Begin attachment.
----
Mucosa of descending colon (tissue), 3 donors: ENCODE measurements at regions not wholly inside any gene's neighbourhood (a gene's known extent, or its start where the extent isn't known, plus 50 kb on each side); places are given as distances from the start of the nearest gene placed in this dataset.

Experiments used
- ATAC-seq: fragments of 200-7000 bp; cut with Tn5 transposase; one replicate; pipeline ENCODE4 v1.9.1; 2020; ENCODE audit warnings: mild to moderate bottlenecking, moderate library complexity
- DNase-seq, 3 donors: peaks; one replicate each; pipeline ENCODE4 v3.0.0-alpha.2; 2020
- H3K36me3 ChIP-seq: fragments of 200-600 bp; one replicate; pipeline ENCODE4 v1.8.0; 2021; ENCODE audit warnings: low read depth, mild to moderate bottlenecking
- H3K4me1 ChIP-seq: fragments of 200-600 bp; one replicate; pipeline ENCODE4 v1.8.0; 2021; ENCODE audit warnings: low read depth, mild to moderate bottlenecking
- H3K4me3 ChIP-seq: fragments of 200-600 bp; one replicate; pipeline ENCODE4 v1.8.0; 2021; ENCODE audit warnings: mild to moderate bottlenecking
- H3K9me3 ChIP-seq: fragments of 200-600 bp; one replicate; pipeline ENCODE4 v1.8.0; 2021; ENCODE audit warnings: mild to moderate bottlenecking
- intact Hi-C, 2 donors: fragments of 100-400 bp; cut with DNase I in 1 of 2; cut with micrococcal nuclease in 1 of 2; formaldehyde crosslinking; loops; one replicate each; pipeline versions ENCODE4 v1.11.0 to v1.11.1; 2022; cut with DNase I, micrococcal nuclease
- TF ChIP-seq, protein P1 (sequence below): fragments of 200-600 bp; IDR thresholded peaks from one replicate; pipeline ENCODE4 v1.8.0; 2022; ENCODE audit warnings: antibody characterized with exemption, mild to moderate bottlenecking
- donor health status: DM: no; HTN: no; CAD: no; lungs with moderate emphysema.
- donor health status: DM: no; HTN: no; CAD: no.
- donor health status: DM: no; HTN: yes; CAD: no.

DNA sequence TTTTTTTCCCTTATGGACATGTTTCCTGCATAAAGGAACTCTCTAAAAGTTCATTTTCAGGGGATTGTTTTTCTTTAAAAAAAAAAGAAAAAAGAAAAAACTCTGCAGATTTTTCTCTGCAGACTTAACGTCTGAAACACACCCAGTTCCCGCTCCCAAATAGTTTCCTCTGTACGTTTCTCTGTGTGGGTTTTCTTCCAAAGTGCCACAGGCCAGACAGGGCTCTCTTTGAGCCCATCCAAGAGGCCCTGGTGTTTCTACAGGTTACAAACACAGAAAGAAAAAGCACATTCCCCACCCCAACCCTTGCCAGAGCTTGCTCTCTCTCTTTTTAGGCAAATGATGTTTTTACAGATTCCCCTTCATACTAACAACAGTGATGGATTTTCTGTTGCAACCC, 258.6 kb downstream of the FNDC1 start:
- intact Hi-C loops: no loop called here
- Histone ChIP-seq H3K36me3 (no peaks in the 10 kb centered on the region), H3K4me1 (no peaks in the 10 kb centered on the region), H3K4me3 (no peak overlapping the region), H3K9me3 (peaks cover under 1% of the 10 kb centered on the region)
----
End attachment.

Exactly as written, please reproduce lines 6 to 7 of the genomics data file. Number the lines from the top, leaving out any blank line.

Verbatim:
- H3K4me1 ChIP-seq: fragments of 200-600 bp; one replicate; pipeline ENCODE4 v1.8.0; 2021; ENCODE audit warnings: low read depth, mild to moderate bottlenecking
- H3K4me3 ChIP-seq: fragments of 200-600 bp; one replicate; pipeline ENCODE4 v1.8.0; 2021; ENCODE audit warnings: mild to moderate bottlenecking